What is insidious in these marketing claims, however, is the implication that such cable, when installed as part of a cable plant, will support signals in the 300 MHz-or-higher range. Most of the market hype to date has been about cable, but what about the limited performance of modular connectors at these transmission rates? It is well-known that connector performance has been a weak link in the performance of Category 5 systems, and a system will perform only to the level of its weakest link. Also, to what performance standard are the test values of these cables being compared? There is no standard beyond Category 5. And finally, what testing procedures are being followed, and which portable test sets are available to perform the tests? No testing procedures have been established for operation beyond 100 MHz, and no standard such as tsb-67 is in place that lets the installer or network manager evaluate the needed test equipment.

Look closely at the advertisements for extended-performance cable. How many of them specify link or channel performance? How many discuss the performance impairment to a link or channel caused by the limitations of the connectors? An increase in connector performance of from 8 to 16 decibels will be necessary to achieve the level of performance required for transmission at or near 200 MHz. How this performance increase will be accomplished is a technical challenge that remains unmet. What you will typically find in these advertisements is performance claims based on cable as tested in a laboratory and unencumbered by connectors.

Those who recall the introduction of Category 5 cable may remember the chaotic situation that arose only a few years ago and the resulting belief that the premature introduction of such products was best avoided. At that time, test sets were not available to validate performance claims, no test-set standard had been approved, and testing procedures had not yet been established. And yet, these facts did not deter marketeers from proclaiming that they had the products to future-proof the cabling plant, a situation that is beginning to seem all too familiar today.

Copper-cable vendors are doing a disservice to their industry by making claims of superior performance that are often misleading and of questionable value. Presently, there are no commonly used networks that require the bandwidth being touted. Category 5 systems still have a lot of life left in them when they are correctly specified, installed, and tested.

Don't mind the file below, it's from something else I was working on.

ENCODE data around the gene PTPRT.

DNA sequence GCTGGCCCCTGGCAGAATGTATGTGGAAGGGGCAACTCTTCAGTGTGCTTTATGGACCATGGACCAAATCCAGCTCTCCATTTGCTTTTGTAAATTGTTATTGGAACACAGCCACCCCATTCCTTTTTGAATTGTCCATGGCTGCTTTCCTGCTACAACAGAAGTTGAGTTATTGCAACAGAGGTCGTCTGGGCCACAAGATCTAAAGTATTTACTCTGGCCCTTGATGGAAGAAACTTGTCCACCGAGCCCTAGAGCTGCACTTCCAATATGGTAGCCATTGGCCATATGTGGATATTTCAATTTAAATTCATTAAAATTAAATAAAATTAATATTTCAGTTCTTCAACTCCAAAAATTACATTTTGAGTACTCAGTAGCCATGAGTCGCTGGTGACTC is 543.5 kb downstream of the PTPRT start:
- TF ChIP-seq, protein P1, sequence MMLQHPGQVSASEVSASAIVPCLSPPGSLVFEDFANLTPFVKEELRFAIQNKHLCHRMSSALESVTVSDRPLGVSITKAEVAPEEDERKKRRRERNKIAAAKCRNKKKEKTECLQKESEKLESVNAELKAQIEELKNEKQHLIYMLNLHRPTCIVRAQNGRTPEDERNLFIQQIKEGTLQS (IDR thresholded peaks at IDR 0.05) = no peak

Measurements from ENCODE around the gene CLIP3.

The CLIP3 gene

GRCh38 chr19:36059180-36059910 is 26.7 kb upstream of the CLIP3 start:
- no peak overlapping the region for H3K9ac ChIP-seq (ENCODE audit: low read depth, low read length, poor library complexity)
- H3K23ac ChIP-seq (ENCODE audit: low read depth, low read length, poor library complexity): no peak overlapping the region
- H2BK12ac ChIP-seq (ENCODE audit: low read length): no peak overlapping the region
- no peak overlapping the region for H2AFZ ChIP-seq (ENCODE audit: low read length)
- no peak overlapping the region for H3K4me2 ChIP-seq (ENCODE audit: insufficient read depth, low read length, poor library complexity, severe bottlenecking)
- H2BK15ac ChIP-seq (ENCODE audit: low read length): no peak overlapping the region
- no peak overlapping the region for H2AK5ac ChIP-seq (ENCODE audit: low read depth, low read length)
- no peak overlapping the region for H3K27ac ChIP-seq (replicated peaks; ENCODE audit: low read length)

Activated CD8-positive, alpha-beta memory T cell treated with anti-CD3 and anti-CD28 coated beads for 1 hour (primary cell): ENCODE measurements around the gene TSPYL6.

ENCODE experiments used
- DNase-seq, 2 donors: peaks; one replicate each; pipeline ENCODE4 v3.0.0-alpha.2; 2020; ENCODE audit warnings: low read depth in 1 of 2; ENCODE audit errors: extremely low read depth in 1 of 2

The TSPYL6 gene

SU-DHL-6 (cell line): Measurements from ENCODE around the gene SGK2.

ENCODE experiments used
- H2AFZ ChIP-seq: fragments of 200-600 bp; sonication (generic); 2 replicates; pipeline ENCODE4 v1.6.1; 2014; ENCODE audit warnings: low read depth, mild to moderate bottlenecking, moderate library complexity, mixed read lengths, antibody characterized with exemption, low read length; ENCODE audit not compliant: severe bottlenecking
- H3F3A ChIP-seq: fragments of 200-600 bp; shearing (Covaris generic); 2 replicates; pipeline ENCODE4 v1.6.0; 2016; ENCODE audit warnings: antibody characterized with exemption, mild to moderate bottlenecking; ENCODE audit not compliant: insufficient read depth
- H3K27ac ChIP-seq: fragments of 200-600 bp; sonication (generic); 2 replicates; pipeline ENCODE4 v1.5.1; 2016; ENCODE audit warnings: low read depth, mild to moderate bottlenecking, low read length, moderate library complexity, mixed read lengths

Before we in the cabling industry jump once more into a sea of confusion, wouldn`t we be better off cleaning up the remaining work to be done on Category 5? The standards groups must take the lead in this effort by providing the necessary specifications and test procedures for the high-speed networking world of the future. Expanded specifications need to be written, and testing procedures must be extended to incorporate these new specifications. If the standards bodies fail to move on these issues, then the industry will continue to be in a state of chaos--and marketeers flourish when confusion reigns.

ACR and distortion

Two major technical areas that have not yet been adequately addressed by vendors making extended-performance claims are attenuation-to-crosstalk ratio (acr) and signal distortion.

ACR is the signal-to-noise ratio of the wire pair, assuming that externally induced noise is minimal. For full-duplex operation, such as that required for 155-megabit-per-second Asynchronous Transfer Mode and 100Base-Tx, acr is a critical parameter.

This is because, as signal speed increases, attenuation becomes a proportionally bigger problem. Attenuation is a very predictable characteristic of copper cabling and is close to being proportional to the square root of the frequency. So, as frequency increases, attenuation also increases. As attenuation increases, near-end crosstalk performance must improve to maintain a positive acr.

There comes a point, however, where attenuation reduces the signal strength to a level at which it is almost impossible for receivers to recover the signal. A negative acr value means that the signal arriving at the receiver contains more noise than desired information. On the other hand, the higher the signal-to-noise ratio, the better the reception and the lower the bit-error rate. Connector performance and changes in signal balance due to connectors, as well as faulty installation practices, can all contribute to increasing near-end crosstalk and decreasing acr.

Distortion of the transmitted signal is primarily caused by channel attenuation because the higher-frequency components are attenuated more than low-frequency components. To compensate for these effects, electronic circuits must be employed to provide equal loss over the entire frequency band. The sophistication and cost of these compensating electronic circuits become significant with increasing bandwidth. The economics look much more favorable for optical fiber at bandwidths of more than 200 megahertz than they do for extended-performance copper.

Frank Mara is the principal of CommTran Consulting (Sandwich, MA), a telecommunications consultancy serving the cabling industry. He may be reached at (508) 888-3502 (phone and fax).